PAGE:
Unfortunately, however, I didn't find the story especially exciting. It was easy to put down the book, and I didn't feel connected to Deryn or Alek. Each has interesting back story, and I liked their growing friendship, but something about the narrative arc was just "meh" for me. However, the book is deceptively short (although coming in at over 400 pages, the pages are extremely narrow with large print and margins and a number of illustrations), so the story went fast. The frequent illustrations were also great, especially since the book has so many detailed machines and creations that might be hard to imagine otherwise. I liked the pictures' old-time children's story book feel.
Leviathan is a good introduction to the steampunk genre, and perhaps the next book in the series will ramp up the storyline.
Tuesday, June 15, 2010
Musings: I had been reluctant to start this book for awhile, primarily because I'm suspicious of super-popular books (ugh, I'm such a snob sometimes!) and I wasn't sure if I was ready to read about such a difficult period of history. I suppose sometimes it's easier to read about oppression and mistreatment in my dystopian novels because the novels are, in the end, fantasy. But the racism and segregation present in The Help is not only very true, it's so very recent (heck, my parents grew up in the '60s--my dad can remember when his high school was integrated), and that makes it all the more infuriating.
Nonetheless, The Help deserves all the praise is has received. Each of the women comes fully alive through her narrative, and each is given a distinctive voice. The three main characters are fully multi-dimensional and must deal with their conflicting feelings. Aibileen can't stand her employer, Miss Leefolt, but despite her best efforts, she can't help but love Mae Mobley. Minny may be known as a woman who speaks her mind, but she also puts up with her abusive alcoholic husband. Skeeter wants to write something meaningful, but she also wants to have friends. The book details the women's cautious steps toward finding something more in their lives by standing up in the way they best can. The book ends not with happy endings, but with hopeful beginnings.
There are clearly issues of privilege at play here--both within the book itself (Aibileen and Minny have a lot more to lose than Skeeter) and in the writing of the book. After all, Stockett is a white woman writing about black women's lives. Stockett does try to address this through the book's very content and through an afterword, but it's still something that played on my mind.
Nonetheless, I'd highly recommend the book for its strong characterization and ability to illustrate one complex view of the Jim Crow South.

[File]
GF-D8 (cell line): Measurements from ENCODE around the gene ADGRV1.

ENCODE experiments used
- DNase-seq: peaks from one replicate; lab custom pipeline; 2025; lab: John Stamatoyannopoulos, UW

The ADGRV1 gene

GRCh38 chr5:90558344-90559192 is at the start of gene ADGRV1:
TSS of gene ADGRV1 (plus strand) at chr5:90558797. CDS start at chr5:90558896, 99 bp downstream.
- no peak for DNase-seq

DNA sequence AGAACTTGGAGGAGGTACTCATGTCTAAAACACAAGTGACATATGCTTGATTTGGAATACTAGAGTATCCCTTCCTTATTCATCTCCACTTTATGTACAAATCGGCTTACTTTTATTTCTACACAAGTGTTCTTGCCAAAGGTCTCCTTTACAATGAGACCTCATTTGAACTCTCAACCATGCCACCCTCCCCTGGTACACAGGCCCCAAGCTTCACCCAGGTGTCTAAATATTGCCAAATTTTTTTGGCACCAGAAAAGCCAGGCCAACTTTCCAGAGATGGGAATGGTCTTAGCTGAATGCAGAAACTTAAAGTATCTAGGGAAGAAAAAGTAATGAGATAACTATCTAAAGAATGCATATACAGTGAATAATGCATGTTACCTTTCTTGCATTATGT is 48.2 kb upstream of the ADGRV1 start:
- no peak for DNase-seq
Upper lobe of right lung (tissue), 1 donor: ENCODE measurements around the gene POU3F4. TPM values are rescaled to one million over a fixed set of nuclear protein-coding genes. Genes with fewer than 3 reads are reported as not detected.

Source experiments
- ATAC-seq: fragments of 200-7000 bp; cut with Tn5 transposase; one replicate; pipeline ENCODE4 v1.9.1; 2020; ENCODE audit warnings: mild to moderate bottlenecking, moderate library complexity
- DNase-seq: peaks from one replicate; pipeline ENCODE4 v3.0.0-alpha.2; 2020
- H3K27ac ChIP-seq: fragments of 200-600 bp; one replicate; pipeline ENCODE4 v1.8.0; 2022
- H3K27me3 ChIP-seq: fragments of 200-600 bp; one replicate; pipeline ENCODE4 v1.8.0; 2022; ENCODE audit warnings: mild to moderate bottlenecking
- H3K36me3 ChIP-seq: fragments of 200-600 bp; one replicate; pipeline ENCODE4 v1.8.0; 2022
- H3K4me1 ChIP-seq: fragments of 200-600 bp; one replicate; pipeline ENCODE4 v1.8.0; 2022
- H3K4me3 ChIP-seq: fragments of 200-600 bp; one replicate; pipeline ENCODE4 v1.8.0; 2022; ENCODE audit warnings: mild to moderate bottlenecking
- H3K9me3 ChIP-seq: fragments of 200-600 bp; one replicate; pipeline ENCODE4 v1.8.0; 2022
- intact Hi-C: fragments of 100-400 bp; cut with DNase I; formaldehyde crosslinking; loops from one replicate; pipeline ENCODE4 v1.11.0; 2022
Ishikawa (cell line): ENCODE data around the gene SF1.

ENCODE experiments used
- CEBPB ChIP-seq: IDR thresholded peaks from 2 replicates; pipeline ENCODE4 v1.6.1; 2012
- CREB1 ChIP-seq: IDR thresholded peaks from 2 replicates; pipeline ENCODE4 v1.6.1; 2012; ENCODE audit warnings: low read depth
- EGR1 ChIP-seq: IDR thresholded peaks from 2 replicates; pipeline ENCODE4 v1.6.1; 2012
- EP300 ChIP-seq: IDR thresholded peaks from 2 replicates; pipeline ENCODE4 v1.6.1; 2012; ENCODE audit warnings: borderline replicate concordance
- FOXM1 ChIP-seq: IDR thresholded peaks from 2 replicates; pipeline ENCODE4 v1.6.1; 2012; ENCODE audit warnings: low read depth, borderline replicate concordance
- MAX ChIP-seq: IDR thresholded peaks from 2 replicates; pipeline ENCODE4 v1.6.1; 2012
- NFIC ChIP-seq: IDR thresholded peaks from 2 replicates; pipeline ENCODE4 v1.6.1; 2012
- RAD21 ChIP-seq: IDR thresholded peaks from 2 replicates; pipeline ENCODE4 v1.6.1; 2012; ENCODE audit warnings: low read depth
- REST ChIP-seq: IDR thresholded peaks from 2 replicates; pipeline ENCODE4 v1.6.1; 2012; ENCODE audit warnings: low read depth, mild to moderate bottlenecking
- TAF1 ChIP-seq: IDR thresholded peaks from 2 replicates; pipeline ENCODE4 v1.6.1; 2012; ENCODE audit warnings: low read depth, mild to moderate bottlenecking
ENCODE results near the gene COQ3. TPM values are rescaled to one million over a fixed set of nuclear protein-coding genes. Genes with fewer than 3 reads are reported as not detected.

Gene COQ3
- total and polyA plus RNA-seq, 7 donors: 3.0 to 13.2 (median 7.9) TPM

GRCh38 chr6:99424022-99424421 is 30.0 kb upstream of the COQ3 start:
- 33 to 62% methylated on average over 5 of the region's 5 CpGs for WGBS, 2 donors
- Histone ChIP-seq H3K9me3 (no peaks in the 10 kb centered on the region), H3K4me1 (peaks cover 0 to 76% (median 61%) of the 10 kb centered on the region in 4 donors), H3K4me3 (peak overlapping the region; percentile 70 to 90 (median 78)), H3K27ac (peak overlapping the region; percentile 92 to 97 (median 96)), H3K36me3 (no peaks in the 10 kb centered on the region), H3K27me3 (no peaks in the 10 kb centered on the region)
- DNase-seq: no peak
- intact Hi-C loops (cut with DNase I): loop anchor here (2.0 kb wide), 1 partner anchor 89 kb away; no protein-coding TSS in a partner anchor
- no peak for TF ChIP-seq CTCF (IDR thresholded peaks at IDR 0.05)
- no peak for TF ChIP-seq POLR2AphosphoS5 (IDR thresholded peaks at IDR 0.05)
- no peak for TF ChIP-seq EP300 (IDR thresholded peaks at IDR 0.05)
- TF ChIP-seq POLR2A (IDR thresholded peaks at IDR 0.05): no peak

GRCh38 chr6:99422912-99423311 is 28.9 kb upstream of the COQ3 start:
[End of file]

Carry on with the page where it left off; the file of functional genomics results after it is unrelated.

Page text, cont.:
***This book qualifies for the POC Reading Challenge.
Wednesday, June 9, 2010
Musings: A Room With a View is an appealing novel of breaking tradition and convention for something else, whatever that something else might be. Its focus on manners and rudeness reminded me a lot of Austen, although, in comparison, Forster's book is a relatively quick 242-page read. Forster's novel also goes farther in challenging standard protocols of propriety, particularly in terms of gender roles. Although George plays a role in Lucy's transformation, the real change comes from inside herself as she recognizes that she does not want to be with someone whose principle aim is to protect and mold her.
Lucy's internal wanderings were often a bit vague for me, but I think that's in keeping with her character. She's young and dissatisfied and believes the world can offer more--but she doesn't really know what that means. The best she can do is challenge herself. George was sweet but somewhat ill-defined, and I didn't understand his attraction as fully.
The novel has a slightly confidential tone, as the narrator gently mocks and chides his characters both for their snobbery and their illusions of grandeur. I especially liked quirky details such as the naming of chapters, which include the title "The Reverend Arthur Beebe, The Reverend Cuthbert Eager, Mr. Emerson, Mr. George Emerson, Miss Eleanor Lavish, Miss Charlotte Bartlett, and Miss Lucy Honeychurch Drive Out in Carriages to See a View; Italians Drive Them" for chapter 6 and the meaningful title of "Twelfth Chapter" for chapter 12.
Towards the end of the book there is much talk of being muddied in one's feelings, and that sense of muddiness did pervade a lot of the more philosophical musings of the novel, but A Room With a View is, like its protagonist, a sweet and innocent look at the desires of youth.
***This book qualifies for the Books of the Century Challenge.
Sunday, June 6, 2010
Musings: I read almost no genre historical fiction, but a student recommended Rinaldi's books and loaned me several to try. Unfortunately, the books sat on my shelf for almost the entire school year until I realized I had to read one so I could return her copies before summer break!
Funnily enough, my students would probably get more out of the historical setting than I did. My students often ask me questions about basic U.S. history, and I have to tell them that they've had history much more recently than I have--while they probably had it yesterday, I haven't taken a U.S. history course since high school (I scored high on the AP US History text and thus was exempted from college courses in the subject). Nonetheless, Rinaldi does a good job of situating her story within a famous part of history while also offering a new and nuanced view of that event. In fact, Paul Revere's famous ride is only a small part of the story. Instead, Rinaldi focuses on overlooked areas: How did Revere's large family feel about his actions? In what ways did family members' beliefs about the revolutionary activities differ? How did an event that is so mythologized now appear to those who actually lived it? There is no rabid patriotic sentiment; instead, each character must grapple with his/her personal beliefs and balance those beliefs with the needs for his/her family. Revere himself is made into an ordinary man rather than a comic book hero of history textbooks.